egal blogs that will be cited by the judiciary need to have their own domain.
Law professors and other leading legal authorities blogging on platforms such as Blogger or TypePad which do not have their own domain raise a real challenge. Their blog will be cited in a decision and years later when people click on the digital link, the domain will have changed and users will not be able to reach the piece cited.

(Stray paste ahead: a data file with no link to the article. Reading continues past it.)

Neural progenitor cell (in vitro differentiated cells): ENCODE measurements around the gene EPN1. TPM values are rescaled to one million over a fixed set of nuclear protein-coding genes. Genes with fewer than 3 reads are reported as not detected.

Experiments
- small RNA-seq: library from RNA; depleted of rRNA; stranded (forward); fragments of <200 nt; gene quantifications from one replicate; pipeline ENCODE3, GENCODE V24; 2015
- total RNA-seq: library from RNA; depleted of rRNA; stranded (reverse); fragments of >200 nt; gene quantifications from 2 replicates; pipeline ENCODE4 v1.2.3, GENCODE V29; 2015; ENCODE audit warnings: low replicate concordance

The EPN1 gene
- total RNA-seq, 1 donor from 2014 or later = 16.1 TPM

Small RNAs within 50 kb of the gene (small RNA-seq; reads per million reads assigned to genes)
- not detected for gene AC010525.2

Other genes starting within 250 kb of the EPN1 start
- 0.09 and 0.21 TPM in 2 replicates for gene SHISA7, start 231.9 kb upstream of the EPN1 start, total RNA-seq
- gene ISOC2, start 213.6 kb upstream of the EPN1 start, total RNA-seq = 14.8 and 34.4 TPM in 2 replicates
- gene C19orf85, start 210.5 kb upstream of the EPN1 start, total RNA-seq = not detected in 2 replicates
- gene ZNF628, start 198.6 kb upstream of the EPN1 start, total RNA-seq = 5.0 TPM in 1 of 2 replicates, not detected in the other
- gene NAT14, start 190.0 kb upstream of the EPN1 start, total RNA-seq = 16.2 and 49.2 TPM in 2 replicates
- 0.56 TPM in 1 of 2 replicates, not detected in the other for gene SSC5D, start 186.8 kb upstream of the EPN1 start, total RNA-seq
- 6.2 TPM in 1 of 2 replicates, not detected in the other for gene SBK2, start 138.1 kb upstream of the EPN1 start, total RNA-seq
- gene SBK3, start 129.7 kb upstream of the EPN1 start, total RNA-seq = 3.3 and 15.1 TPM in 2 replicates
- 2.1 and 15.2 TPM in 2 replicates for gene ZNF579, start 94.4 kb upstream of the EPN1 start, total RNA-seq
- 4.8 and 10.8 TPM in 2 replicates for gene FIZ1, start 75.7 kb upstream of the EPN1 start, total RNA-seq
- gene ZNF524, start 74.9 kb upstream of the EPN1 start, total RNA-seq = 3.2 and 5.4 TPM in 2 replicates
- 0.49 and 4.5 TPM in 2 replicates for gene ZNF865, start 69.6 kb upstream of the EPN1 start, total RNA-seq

I differ with Ian Best who was quoted in this week’s National Law Journal article that the answer to legal blogs being cited in legal opinions more often is to have some hard copy that can be collected and be official. First the world, including the courts, is going digital. Second, having an official record of legal blogs is by definition going to have official screeners of those blogs to be allowed. Blogging is democratic in nature, open to all.